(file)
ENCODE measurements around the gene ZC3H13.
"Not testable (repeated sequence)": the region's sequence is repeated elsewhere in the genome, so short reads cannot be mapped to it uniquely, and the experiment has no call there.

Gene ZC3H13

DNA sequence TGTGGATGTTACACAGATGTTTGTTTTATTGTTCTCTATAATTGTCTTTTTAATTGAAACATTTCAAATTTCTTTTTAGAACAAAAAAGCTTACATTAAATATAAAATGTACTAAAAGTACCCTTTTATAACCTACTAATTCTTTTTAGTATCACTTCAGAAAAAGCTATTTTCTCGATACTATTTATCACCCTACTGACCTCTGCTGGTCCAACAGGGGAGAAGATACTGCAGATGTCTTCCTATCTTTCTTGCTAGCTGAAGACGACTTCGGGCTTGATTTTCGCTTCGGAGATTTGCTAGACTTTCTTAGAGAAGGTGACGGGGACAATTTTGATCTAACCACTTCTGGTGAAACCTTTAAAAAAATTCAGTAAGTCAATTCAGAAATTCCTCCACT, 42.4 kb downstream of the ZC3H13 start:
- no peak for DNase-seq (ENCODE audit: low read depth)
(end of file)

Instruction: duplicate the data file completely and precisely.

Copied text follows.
ENCODE measurements around the gene ZC3H13.
"Not testable (repeated sequence)": the region's sequence is repeated elsewhere in the genome, so short reads cannot be mapped to it uniquely, and the experiment has no call there.

Gene ZC3H13

DNA sequence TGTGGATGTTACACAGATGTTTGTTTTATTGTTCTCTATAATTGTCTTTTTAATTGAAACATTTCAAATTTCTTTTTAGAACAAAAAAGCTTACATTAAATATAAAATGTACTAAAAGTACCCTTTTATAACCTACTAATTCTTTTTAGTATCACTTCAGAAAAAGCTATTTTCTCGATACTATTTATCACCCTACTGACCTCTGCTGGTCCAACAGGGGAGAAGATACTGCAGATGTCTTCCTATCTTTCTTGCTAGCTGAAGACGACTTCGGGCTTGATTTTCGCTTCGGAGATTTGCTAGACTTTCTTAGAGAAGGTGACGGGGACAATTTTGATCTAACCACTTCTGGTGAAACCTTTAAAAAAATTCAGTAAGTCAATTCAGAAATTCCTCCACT, 42.4 kb downstream of the ZC3H13 start:
- no peak for DNase-seq (ENCODE audit: low read depth)